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Author Interviews

Author Interview: Sharan Newman

I have been a long time fan of Sharan Newman, who wrote the Catherine LeVendeur series set in 12th Century France. She is now embarked on a new series set in 1868 Portland, Oregon, as well as writing non fiction. Her latest non fiction book is The Real History Behind the Templars. And of course, she is a frequent Aunt Agatha's visitor, as she will be again this Mother's Day.

Q: First of all, why did you choose this particular time period and this particular place?
A: The place came first. I grew up in Portland and recently realized how little I new about the history of the town. I picked the time after doing some research. Just after the Civil War, things were jumping in Portland.

Q: As you know, I've been an avid fan of yours for a long time. It's fun to see some of the same themes carried over from the Catherine books to this new series. One of them is a feminist - but still non-anachronistic - heroine. Is setting the book on the west coast in that time period a bit freeing as far as your main character is concerned?
A: The suffragist movement was already 20 years old in 1868. So Emily is a bit behind the curve. But certainly women were more likely to do non-traditional work in the "frontier" towns. If the series goes to several books, I'm bringing in Abigail Scott Duniway. A strong voice form women's rights in Oregon in the 1870's.

Q: Another similarity - I don't know if you planned this or not - is that both central characters are kind of insiders / outsiders. Catherine LeVendeur is an insider as a merchant's daughter, but as she later discovers, she is also a Jew, which makes her an outsider. Emily Stratton is also an insider - she is a partner in her dead husband's company - but she's an outsider too, having spent her life in China. Of course this is a useful set up for any mystery character, but in your case, the set up seems more detailed and thought out. Can you talk about that a little bit?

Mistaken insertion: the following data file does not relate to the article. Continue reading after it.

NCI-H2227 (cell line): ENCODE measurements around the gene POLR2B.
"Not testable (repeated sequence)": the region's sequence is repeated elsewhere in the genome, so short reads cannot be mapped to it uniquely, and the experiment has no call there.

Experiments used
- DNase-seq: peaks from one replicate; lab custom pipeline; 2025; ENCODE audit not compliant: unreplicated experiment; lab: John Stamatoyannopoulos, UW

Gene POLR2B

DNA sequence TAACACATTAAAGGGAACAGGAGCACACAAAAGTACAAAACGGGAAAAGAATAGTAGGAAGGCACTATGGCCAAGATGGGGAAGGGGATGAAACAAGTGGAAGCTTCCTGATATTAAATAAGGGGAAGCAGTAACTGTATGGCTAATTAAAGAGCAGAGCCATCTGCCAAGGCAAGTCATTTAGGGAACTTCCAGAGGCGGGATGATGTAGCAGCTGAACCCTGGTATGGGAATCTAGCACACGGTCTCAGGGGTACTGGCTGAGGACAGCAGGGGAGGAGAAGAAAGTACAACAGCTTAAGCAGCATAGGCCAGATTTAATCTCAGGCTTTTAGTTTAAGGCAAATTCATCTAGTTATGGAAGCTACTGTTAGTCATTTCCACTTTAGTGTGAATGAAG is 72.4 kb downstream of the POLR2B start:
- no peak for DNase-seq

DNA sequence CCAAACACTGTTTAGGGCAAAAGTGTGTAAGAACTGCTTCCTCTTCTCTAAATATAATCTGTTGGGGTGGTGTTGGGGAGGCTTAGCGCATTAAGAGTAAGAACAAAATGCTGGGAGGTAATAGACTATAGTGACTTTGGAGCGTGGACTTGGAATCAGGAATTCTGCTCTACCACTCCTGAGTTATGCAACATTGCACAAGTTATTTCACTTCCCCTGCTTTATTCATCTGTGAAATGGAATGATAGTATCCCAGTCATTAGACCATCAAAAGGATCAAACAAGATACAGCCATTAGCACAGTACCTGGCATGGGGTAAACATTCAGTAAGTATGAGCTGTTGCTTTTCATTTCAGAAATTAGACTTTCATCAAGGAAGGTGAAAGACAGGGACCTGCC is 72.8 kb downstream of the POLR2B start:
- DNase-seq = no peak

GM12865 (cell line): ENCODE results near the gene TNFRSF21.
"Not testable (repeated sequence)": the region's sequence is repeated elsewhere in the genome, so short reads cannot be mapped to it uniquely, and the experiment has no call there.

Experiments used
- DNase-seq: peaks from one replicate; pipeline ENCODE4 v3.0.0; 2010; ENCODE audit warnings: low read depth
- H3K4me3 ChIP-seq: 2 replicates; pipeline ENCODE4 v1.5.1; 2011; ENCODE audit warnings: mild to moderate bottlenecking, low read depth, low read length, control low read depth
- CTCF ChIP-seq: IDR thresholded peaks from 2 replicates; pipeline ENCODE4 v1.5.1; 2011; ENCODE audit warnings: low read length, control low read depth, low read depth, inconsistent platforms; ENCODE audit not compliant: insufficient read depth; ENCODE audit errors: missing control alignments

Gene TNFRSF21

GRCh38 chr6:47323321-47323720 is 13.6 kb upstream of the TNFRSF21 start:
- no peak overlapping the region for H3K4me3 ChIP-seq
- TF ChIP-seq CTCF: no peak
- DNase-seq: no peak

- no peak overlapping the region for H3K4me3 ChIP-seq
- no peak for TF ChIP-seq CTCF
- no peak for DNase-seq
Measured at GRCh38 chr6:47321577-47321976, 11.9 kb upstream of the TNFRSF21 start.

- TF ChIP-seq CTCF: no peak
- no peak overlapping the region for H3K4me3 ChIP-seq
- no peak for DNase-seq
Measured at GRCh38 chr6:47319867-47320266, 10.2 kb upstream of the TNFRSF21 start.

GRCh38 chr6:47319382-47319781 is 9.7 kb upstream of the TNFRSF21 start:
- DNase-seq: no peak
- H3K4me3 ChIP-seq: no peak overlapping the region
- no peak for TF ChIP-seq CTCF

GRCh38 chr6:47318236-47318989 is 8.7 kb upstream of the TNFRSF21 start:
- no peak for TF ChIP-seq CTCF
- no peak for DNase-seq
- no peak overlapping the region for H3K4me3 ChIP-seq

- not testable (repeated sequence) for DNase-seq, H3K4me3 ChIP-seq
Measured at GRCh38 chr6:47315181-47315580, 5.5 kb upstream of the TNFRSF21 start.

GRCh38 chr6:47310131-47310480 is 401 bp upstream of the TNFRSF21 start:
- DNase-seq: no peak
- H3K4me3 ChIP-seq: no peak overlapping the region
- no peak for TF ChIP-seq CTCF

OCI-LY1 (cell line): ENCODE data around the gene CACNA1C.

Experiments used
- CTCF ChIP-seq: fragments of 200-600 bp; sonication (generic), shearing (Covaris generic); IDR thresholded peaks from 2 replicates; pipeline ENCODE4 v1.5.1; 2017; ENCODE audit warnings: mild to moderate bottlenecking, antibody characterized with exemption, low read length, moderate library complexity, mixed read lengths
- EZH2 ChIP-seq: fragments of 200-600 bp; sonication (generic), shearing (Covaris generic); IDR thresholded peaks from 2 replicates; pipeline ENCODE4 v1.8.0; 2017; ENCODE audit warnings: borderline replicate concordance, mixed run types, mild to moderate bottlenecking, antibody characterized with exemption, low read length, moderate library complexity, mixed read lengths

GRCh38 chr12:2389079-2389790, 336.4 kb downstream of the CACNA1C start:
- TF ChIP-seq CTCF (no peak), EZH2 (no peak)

A: I am interested in people who are caught between cultures, or forced to adapt to different ones. But I think that in some way almost everyone feels that they are outsiders. The ones who don't tend to be terribly close minded towards the rest of humanity.

Q: How did you discover the tunnels under Portland? What a great set up for a mystery. I can't believe they are real.
A: There is an ongoing debate about what the tunnels were actually used for. I've toured them and you can too, if you like.

Q: Another thing I have always enjoyed about your books is that, while I always learn something while reading them, I never feel as though I am being "taught", and as though you have become so delighted with yout research that you feel compelled to share the information. In this book, I thought maybe there were some things you researched - shipping and sailing and China, for example, that you touch on but don't go into in depth. Is that something you might include in later installments?